Abrupt climate change: Are the downfalls of our distant past key to our future? Collapse of civilisations in the Holocene.

Written by: Renate Vosloo

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 “Study the past if you would define the future” – Confucius, 531 BC

Understanding the role of climate in the rise and fall of civilisation in the past is a key indicator in preparing for the future. Until recently the Holocene (approx. last 12,000 years) 2, was thought to be a relatively stable climatic period; yet this period was in fact marked by substantial climate variability. Even the great Maya struggled to overcome some of the unstable climatic change hidden within history. Recent geographical and archaeological evidence suggests that climate change between 500 – 1150 CE 3, 4 led to unprecedented droughts which coincided with the collapse of Classic Lowland Maya civilisation. Lying abandoned desolate, these ancient cities may provide insight into our own future clash with climate change.

Maya lowland location and annual estimated rainfall during Classic Maya civilization 2

Though there was likely a number of causal mechanisms for both the collapse, many argue climate change contributed to societal disintegration 3. Some are considering the roles of volcanic and solar forcing in explaining climate variability over the past 1,000 years 1 and are asking the question: when will it happen again? Comprehending the effect climate can have on societal stability is key to preparing for the future. While there is evidence of Maya adaptation to earlier periods of long lasting drought 4 the intensity and duration of climate change likely inhibited societal recovery as seen in earlier parts of history 3. This harsh change would likely contribute to great resource and societal stresses. Evidence is continuing to be unearthed using X-ray fluorescence to measure (authigenic δ18O) calcite as well as using stable isotopes from lake sediments to reconstruct past climates. Through analysing the geochemistry of the region, it revealed a severe drying trend peaking between 500 – 1150 CE 4. For instance during 800 – 950 CE drought events on the Northern Yucatan Peninsula peaked with an immense 20 – 65% reduction in rainfall 3– precisely when the Maya abandoned many of their famous, once prosperous cities.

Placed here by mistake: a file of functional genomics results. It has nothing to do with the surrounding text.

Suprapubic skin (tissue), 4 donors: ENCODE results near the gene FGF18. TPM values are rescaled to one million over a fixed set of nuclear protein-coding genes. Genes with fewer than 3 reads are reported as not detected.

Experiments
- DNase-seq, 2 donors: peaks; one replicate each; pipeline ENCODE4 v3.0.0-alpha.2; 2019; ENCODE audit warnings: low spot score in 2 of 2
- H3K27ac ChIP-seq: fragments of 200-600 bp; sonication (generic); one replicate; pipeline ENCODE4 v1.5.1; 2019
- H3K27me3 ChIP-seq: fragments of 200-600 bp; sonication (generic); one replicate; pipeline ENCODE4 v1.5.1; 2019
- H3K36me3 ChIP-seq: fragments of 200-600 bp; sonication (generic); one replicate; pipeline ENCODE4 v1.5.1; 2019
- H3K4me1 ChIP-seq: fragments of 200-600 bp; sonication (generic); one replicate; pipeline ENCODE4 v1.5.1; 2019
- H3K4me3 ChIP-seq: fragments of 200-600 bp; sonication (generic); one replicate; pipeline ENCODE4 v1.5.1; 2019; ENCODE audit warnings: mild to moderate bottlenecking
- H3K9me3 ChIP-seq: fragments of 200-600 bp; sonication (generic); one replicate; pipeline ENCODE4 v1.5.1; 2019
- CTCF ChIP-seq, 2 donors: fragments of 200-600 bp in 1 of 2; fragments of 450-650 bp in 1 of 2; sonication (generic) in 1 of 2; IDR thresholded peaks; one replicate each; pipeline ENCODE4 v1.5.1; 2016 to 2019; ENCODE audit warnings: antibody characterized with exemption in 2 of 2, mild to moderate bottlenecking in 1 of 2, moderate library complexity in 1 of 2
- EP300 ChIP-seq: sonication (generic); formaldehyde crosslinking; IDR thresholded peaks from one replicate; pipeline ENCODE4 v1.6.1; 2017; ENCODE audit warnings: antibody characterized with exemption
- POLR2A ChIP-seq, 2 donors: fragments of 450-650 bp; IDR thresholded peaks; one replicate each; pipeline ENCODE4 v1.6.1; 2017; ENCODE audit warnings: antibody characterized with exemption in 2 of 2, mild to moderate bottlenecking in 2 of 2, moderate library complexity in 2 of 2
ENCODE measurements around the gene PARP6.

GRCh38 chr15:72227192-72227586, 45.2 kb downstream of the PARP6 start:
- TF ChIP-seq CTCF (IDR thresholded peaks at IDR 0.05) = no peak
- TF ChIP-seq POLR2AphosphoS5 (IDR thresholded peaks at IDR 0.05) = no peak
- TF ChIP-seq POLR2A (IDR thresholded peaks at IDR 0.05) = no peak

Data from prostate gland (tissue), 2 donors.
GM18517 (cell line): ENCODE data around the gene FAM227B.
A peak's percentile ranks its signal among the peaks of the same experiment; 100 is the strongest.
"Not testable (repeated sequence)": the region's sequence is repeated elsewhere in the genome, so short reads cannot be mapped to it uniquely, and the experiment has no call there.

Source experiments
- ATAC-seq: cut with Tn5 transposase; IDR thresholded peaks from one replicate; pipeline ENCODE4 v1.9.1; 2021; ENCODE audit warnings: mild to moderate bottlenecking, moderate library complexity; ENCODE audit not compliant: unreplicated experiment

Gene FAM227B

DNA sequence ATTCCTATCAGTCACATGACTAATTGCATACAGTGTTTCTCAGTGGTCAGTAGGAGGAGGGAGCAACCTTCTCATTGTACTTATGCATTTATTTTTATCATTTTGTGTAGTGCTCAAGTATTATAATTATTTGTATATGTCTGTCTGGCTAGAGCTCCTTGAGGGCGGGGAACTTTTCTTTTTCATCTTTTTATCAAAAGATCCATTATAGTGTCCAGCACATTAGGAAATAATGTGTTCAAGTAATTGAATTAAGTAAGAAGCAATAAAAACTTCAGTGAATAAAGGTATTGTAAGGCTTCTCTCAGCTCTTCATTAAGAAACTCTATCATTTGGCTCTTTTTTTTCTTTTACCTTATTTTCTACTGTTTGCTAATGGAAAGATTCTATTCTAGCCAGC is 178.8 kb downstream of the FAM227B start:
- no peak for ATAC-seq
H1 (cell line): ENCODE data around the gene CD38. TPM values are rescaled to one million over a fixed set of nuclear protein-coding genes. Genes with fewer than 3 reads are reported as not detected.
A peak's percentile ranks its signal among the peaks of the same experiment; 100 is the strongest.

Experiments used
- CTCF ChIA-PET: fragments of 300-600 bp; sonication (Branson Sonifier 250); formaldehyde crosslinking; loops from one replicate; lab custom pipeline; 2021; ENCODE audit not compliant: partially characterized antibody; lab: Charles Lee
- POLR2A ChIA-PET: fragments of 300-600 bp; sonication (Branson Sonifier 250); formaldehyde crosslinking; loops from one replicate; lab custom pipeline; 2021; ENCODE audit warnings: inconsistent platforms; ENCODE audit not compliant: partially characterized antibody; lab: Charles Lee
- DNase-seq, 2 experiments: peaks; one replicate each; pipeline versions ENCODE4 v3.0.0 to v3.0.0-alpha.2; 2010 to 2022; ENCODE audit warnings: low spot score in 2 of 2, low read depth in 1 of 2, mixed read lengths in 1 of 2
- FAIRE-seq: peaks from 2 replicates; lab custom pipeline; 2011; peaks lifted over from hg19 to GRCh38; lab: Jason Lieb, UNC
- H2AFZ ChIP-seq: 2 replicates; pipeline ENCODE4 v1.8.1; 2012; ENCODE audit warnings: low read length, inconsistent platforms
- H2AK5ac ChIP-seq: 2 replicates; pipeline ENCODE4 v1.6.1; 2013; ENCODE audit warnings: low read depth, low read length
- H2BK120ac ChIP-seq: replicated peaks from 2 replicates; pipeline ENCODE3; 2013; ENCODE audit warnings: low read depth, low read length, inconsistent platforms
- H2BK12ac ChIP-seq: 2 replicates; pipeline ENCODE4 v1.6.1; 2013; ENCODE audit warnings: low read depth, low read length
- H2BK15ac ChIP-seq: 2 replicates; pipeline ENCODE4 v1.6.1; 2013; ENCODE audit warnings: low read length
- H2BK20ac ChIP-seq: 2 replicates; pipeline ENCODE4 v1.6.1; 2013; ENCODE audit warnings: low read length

While correlations do not necessarily reveal the social processes at play determining vulnerability to climate change, it does offer insight. What complexities guide human responses to drought? To what extent do cultural change and environmental stress influence one another? All this and more is yet to be explored in understanding how to successfully manage human-environment interactions.

Ultimately, human response to climate change are dependent on an interplay of environmental, political and numerous societal factors. The effects of climate change is vast and global. Whether it’s the Maya 3, 4, the Norse 1, early Egyptians 2 or various Mesoamerican cultures 4 abrupt climate change likely contributed to the deterioration and ultimate demise of many cultures, settlers and societies. Internal unrest, resource scarcity and changing power dynamics can all be associated as by-products of climate change and the rise and fall of once thriving civilisations 4. One thing is certain: abrupt temperature and climate changes profoundly impact human civilisation. Through understanding the societal stresses resulting from climate change in the past, now comes the time when we must look to ensuring a prosperous future.


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  2. Bhattacharya, R. Byrne, H. Bohnel, K. Wogau, U. Kienel, B.L. Ingram and S. Zimmerman, Cultural implications of the late Holocene climate change in the Cuenca Oriental, Mexico, 2015. 112(6): p. 1693-1698.
  3. Kuper and S. Kropelin, Climate-Controlled Holocene Occupation in the Sahara: Motor of Africa’s Evolution. Science, 2006. 313(5788): p. 803-807.
  4. M.J. Douglas, A.A. Demarest, M. Brenner, and M.A. Canuto, Impacts of Climate Change on the Collapse of Lowland Maya Civilization. Earth and Planetary Sciences, 2016. 44: p. 613-645.
  5. McMichael, Climate Change and the Health of Nations: Famines, Fevers, and Fate of Populations. Oxford University Press, 2013. P. 160 – 165.